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CNN Today

Meeting the Neighbors: Italian Marine Biologist Introduces Santa Monica to Bay Dolphins

Aired February 23, 2000 - 1:07 p.m. ET

THIS IS A RUSH TRANSCRIPT. THIS COPY MAY NOT BE IN ITS FINAL FORM AND MAY BE UPDATED.

LOU WATERS, CNN ANCHOR: Forty-five million people visit the beaches of Santa Monica Bay every year.

NATALIE ALLEN, CNN ANCHOR: And many of those visitors may not know dolphins also share those waters.

Here's CNN's Siobhan Darrow

(BEGIN VIDEOTAPE)

SIOBHAN DARROW, CNN CORRESPONDENT (voice-over): When Italian Marine biologist Maddalena Bearzi noticed dolphins in Santa Monica Bay a few years ago, she was surprised to find nobody could tell her anything about them. In fact, few Angelinos seemed to even know they're here.

MADDALENA BEARZI, MARINE BIOLOGIST: I thought it was really weird in a city like L.A. nobody never really started a long-term study in this bay. People don't even know they can see dolphins from shore.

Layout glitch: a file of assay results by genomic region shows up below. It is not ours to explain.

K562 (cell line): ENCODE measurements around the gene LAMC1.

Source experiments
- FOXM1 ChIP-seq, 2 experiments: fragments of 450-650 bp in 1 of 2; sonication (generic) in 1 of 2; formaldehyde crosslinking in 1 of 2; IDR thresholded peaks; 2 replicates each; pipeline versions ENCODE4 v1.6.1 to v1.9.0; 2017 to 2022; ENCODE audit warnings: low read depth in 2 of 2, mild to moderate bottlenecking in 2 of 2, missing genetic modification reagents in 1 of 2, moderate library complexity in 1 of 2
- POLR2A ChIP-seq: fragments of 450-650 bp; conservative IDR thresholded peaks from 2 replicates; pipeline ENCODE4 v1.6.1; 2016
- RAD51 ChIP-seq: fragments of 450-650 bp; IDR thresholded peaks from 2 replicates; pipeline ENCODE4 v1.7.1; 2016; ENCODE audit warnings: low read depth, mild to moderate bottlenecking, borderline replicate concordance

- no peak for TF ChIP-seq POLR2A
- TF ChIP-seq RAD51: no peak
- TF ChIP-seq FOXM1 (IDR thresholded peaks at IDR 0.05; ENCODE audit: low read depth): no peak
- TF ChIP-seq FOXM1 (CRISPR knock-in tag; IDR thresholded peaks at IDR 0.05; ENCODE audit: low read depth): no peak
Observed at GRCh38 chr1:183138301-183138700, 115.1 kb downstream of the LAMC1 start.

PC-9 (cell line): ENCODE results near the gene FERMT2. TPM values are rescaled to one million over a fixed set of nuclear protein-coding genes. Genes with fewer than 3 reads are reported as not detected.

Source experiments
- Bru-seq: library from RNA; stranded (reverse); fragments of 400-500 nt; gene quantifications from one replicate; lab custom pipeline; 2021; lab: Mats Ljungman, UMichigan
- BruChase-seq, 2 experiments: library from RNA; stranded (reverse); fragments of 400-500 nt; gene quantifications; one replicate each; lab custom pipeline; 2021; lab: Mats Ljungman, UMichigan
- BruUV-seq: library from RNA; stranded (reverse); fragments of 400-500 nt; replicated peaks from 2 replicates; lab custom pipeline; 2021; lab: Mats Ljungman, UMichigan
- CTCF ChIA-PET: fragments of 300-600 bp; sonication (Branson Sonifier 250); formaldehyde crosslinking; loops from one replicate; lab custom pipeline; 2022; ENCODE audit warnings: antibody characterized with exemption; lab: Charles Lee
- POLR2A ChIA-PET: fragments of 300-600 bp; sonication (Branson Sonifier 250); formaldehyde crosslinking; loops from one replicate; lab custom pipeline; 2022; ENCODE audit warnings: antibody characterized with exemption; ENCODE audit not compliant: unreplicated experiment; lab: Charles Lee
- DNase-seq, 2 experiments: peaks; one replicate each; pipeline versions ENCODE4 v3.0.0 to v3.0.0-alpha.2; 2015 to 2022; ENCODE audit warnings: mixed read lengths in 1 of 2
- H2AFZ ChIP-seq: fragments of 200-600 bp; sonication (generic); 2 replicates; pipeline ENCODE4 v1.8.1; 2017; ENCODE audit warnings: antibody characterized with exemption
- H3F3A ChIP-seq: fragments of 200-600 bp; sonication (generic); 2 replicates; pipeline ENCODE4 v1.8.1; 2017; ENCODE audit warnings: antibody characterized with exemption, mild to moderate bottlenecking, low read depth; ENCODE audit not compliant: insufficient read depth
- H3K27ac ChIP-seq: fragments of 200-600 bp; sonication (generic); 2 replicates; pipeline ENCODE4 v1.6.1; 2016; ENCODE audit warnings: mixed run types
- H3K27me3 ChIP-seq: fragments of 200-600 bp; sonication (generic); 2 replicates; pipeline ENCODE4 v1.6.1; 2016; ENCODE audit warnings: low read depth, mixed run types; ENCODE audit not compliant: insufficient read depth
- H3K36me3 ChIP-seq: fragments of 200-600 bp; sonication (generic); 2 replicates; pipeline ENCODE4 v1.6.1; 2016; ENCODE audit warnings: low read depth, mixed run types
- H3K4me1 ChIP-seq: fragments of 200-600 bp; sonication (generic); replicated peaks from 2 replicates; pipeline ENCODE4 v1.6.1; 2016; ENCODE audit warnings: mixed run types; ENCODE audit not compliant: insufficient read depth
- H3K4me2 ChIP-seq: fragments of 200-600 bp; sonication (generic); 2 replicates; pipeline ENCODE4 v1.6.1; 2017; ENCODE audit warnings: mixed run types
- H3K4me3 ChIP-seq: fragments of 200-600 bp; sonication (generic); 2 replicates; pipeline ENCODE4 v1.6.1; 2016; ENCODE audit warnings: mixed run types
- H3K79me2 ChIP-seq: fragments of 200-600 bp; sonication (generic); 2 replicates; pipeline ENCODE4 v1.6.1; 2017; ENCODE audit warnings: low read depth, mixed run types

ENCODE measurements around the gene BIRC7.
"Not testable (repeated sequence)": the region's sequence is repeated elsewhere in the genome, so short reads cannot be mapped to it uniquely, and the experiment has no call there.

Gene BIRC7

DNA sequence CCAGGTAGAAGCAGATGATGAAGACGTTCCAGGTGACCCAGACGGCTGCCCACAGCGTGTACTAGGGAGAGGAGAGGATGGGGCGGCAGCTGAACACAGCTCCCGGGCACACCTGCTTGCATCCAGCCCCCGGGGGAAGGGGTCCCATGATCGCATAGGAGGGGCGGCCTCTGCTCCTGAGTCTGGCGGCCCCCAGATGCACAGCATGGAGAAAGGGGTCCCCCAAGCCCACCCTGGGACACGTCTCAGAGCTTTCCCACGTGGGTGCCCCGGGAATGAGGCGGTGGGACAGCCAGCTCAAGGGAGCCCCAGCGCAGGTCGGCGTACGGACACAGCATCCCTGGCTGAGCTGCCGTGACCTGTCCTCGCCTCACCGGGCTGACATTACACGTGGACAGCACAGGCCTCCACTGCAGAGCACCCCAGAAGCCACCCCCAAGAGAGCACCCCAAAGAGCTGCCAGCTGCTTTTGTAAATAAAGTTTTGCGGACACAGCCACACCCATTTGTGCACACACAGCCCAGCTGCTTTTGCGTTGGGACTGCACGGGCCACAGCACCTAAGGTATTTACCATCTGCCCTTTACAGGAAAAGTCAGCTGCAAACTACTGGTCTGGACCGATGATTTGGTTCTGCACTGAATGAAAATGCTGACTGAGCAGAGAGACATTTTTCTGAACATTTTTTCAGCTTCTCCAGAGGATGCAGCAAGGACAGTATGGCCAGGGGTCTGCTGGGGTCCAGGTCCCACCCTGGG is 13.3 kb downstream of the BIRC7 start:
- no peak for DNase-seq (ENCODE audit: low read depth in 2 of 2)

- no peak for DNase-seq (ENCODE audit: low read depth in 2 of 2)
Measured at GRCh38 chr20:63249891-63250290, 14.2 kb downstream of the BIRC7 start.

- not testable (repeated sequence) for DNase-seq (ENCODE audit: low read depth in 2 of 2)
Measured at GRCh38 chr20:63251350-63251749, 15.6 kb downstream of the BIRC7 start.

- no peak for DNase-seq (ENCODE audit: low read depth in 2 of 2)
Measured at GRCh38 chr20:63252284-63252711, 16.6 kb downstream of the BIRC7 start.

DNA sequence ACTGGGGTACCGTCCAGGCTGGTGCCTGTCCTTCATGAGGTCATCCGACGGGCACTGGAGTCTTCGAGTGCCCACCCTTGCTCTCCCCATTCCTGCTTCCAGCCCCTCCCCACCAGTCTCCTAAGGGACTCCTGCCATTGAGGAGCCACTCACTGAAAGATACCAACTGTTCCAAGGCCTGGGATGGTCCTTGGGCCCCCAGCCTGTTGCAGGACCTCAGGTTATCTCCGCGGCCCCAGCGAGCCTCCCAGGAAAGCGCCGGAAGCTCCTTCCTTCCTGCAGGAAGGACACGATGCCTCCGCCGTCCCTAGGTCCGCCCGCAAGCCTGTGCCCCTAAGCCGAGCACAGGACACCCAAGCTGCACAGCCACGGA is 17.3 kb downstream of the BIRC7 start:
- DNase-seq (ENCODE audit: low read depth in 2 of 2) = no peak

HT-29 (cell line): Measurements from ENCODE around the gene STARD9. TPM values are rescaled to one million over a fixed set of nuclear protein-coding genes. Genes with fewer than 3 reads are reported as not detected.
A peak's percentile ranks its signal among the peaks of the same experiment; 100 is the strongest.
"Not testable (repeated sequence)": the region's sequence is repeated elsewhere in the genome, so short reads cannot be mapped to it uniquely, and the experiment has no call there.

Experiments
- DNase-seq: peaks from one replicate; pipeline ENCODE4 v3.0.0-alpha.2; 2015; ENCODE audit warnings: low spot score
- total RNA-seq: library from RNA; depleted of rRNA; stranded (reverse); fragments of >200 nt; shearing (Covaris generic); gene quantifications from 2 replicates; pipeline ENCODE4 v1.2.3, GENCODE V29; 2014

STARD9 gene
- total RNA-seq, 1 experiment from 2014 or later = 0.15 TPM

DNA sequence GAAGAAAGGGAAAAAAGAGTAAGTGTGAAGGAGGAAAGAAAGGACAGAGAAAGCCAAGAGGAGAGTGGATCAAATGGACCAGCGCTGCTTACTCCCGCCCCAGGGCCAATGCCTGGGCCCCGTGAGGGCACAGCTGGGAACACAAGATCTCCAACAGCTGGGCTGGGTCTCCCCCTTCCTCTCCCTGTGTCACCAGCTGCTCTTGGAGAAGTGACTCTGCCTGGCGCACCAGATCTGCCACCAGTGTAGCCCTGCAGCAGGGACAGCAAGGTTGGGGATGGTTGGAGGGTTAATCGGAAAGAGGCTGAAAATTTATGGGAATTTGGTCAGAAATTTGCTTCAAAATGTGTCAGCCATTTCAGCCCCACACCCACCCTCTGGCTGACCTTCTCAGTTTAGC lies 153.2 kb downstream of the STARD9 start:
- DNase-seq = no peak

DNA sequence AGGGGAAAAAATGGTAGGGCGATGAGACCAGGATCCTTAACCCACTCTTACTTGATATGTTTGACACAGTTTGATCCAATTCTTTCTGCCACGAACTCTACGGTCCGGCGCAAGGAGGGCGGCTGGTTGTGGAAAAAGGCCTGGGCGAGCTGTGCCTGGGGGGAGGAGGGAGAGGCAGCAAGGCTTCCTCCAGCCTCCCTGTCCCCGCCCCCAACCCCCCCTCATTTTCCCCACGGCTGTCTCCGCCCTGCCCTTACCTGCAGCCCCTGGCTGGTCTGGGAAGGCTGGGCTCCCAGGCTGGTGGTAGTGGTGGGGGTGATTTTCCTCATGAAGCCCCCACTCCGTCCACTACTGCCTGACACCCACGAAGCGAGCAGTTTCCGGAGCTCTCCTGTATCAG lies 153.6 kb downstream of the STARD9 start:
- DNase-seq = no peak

DARROW: So Bearzi decided to study the mammals and started the Los Angeles Dolphin Project. She, along with her husband and volunteer graduate students, go out at least once a week and track Los Angeles' resident dolphins.

ANDREA BACHMAN, RESEARCHER: They'll turn their heads and they're looking right at you, and so there's something that feels really -- like I feel like they're kind of studying us, too.

BEARZI: If you can get the calf with the mother.

DARROW: They've taken more than 15,000 photos of the dolphins, observing how they spend their days.

BEARZI: I think they have a really great life, actually. They travel, they socialize they feed, they rest.

DARROW: Bearzi has been surprised by just how social the dolphins are, often seeing them hanging out with other sea mammals.

As coastal creatures, the dolphins feel the impact of man, making them a barometer of sorts for the health of the bay. The project hopes to educate the public about threats to the animals by taking school children out for a first-hand look at the dolphins.

EHSAAN MESGHALI, STUDENT: It's important to know how we could help the environment in the Santa Monica Bay and how we influence it, especially all the animals in there.

DARROW: Introducing the next generation to their marine neighbors could be the key to the dolphins' survival.

Siobhan Darrow, CNN, Los Angeles.

(END VIDEOTAPE)

WATERS: Now that's a good job.

ALLEN: Absolutely.

WATERS: A fun job.

TO ORDER A VIDEO OF THIS TRANSCRIPT, PLEASE CALL 800-CNN-NEWS OR USE OUR SECURE ONLINE ORDER FORM LOCATED AT www.fdch.com

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